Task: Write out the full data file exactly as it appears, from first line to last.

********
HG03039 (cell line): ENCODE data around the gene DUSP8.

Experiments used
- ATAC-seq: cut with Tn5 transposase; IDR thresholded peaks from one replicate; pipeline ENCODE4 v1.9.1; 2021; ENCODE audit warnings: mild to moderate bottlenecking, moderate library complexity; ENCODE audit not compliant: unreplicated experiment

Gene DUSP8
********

HG03039 (cell line): ENCODE data around the gene DUSP8.

Experiments used
- ATAC-seq: cut with Tn5 transposase; IDR thresholded peaks from one replicate; pipeline ENCODE4 v1.9.1; 2021; ENCODE audit warnings: mild to moderate bottlenecking, moderate library complexity; ENCODE audit not compliant: unreplicated experiment

Gene DUSP8